Frustrating relationships can be a source of stress, but research suggestsTrusted Source that positive relationships can uplift your mental and physical health.
Everyone argues, so having an argument once in a while isn’t a sign that you’re in a “bad” relationship. In fact, when couples are able to disagree in productive ways, it can actually improve their communication skills.
Research in 2018Trusted Source supports that folks who are able to openly communicate with their partner about what stresses them out can help them actively manage relationship stress during tense discussions.
Feeling stressed out in your relationship is typical from time to time. Problems arise if the relationship stress doesn’t go away between arguments, or if negative situations persist for a long time.
How does stress affect my relationship?
“Every relationship is going to have arguments. And at worst, arguments can result in hurt feelings, loss of respect for the other person, or loss of a close relationship,” says Debbie Opoku, a licensed psychotherapist specializing in couples and marriage counseling in Barrie, Canada.
“If we speak and react in the heat of the moment, our words will come out as accusations — or worse as a personal attack against your partner,” Opoku says.
Words carry a lot of weight in an argument, and saying something in anger (even if it feels justified at the time) can still have lasting effects long after the argument has concluded — and these impacts can contribute to even more stress down the road.
And at-home stress doesn’t only involve your partner.
Other ways stress affects your home
You may not always notice all the ways stress can affect your body or home life. But if stress persists, it can ripple out and impact your:
Tips for dealing with relationship stress
It’s easy to let financial stress broil, parenting pressures mount, or fall into old argument patterns — especially if the two of you are locked together in close quarters.
Making time to go outside your house will help break you out of patterns and allow both of you to feel like you’ve escaped the usual.
Change the scenery and take a break
“I would recommend couples walk around outside and discuss their issues,” says Nicholas Hardy, a licensed clinical social worker and psychotherapist out of Houston, Texas. “In addition to being outside and enjoying the weather (if it is nice), you are not forced to look directly at each other.”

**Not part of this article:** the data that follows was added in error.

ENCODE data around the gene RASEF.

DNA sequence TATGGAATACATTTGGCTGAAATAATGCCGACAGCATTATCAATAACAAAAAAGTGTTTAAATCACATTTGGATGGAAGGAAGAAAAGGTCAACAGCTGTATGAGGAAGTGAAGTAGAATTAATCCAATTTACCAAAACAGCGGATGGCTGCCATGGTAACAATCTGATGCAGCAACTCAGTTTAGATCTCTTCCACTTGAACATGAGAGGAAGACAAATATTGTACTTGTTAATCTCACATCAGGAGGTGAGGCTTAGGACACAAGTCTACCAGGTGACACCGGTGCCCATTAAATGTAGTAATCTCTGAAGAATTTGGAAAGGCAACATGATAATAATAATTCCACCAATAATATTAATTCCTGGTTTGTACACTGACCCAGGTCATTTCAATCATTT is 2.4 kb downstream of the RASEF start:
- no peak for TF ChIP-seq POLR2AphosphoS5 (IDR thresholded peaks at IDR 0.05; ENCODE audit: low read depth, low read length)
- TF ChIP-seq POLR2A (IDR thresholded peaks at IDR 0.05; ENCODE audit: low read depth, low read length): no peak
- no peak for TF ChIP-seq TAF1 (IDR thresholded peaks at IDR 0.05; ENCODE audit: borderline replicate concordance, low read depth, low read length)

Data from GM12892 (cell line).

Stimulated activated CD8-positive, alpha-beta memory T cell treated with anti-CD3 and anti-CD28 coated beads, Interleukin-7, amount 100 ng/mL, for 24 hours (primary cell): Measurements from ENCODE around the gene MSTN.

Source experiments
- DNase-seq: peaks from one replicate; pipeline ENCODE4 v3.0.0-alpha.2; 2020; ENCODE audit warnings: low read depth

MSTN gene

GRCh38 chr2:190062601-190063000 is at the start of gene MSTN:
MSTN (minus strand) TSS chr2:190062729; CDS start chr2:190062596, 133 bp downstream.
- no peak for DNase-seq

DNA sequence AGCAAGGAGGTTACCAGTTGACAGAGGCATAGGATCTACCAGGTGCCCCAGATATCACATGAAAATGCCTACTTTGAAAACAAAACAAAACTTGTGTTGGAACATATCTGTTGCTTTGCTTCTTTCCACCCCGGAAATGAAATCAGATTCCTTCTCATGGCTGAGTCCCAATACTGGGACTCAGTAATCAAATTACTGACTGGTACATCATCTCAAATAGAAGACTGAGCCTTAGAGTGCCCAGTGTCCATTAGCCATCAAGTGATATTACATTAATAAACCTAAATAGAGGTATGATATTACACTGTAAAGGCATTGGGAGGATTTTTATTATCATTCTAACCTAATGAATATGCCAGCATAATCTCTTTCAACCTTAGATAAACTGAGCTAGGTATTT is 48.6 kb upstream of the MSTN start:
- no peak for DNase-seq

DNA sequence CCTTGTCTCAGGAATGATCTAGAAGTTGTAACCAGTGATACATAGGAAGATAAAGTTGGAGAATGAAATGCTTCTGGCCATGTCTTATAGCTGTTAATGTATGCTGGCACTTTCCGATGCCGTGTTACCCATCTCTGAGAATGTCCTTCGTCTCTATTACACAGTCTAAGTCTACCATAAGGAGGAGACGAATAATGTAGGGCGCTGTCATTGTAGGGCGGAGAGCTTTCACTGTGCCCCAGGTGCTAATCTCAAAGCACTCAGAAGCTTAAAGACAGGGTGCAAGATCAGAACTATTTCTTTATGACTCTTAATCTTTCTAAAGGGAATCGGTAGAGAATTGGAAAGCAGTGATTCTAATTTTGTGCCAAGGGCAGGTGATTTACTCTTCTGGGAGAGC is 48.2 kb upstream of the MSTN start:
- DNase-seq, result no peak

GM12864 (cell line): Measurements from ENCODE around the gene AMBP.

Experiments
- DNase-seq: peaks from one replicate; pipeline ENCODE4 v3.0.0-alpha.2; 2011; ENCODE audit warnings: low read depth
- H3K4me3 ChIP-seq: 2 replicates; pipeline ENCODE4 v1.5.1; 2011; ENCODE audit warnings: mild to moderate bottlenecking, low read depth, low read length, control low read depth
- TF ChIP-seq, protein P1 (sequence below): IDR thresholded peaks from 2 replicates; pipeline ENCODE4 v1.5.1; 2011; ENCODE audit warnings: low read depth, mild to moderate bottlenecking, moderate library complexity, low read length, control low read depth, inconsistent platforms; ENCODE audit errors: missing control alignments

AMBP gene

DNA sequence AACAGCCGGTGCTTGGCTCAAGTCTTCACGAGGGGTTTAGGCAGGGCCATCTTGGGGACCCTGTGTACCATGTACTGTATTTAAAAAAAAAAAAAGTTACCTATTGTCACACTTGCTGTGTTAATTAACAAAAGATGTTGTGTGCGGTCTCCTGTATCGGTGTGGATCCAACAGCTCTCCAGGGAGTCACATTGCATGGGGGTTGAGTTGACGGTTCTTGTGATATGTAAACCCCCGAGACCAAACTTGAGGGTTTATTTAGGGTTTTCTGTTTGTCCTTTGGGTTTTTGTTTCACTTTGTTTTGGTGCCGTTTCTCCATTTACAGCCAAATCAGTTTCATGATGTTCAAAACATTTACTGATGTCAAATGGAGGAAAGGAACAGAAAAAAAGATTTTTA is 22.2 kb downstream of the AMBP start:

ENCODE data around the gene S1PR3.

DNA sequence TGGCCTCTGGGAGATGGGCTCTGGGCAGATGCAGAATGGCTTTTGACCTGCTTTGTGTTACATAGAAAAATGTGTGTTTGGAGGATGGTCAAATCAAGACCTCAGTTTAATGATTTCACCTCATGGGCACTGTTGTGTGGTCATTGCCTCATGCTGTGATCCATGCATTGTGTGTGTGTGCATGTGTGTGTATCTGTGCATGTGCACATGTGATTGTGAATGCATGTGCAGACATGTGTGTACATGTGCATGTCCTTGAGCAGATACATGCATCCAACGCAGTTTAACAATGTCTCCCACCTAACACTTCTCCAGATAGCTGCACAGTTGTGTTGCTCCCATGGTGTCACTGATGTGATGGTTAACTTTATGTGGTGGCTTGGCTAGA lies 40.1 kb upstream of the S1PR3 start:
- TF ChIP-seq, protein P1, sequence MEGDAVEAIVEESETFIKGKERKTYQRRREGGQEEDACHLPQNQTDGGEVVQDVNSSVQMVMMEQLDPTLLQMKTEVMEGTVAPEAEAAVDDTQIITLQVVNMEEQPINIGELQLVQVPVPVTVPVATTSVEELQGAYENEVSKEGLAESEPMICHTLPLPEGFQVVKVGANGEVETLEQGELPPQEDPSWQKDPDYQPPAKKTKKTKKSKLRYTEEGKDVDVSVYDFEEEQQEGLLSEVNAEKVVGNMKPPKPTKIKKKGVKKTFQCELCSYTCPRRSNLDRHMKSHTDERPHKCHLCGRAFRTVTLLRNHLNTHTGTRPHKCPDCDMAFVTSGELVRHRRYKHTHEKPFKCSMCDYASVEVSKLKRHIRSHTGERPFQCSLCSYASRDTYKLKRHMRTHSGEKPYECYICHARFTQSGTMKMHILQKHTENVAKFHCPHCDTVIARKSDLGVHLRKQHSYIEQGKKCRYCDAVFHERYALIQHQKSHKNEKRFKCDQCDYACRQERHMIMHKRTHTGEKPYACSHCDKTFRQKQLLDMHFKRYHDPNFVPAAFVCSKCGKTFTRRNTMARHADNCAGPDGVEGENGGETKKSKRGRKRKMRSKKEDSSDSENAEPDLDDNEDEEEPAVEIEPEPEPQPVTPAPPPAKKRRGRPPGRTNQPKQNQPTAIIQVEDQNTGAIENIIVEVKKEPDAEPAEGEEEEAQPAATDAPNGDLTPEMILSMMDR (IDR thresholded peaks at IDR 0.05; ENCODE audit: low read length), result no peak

“It takes the pressure off of the conversation, which sometimes allows people to be more open,” Hardy adds.
Staying in one place during an argument can make you feel like you aren’t moving toward an endpoint. Try to put the heat of the argument on pause, take a break, and revisit things after you’ve cleared your head.
When “you” causes trouble, try to use “I” instead
It may seem like a simple word choice, but using “you” and superlative statements too often in an argument can lead to longer fights and more stress for your partner if you aren’t careful.
“Using ‘I’ language is often better received than ‘you’ language, which comes off as accusatory and can lead to defensiveness,” explains Jennifer Henry, licensed professional counselor and director of the Counseling Center at Maryville University in Missouri.
“For example ‘I feel really disappointed and unimportant when I’m planning on a date night and you end up canceling it’ taps into the way the situation makes you feel versus ‘Every time we make plans for a date you end up bailing at the last minute,’” Henry says.
Ask for help or ask how you can help
One of the hardest things to do when you’re stressed out is to ask for help.
Sometimes you may feel too overwhelmed to ask for help, or be in such a high-stress situation that you don’t even know what kind of help you need. If you’ve ever felt this way, your partner has definitely felt it, too.
That’s why the best thing you can do is take a breath and ask them what kind of help they need. For example, a pile of dirty dishes may not normally be a big deal to your partner, but if they feel stretched to the limit already, that pile of dishes is going to look impossibly large.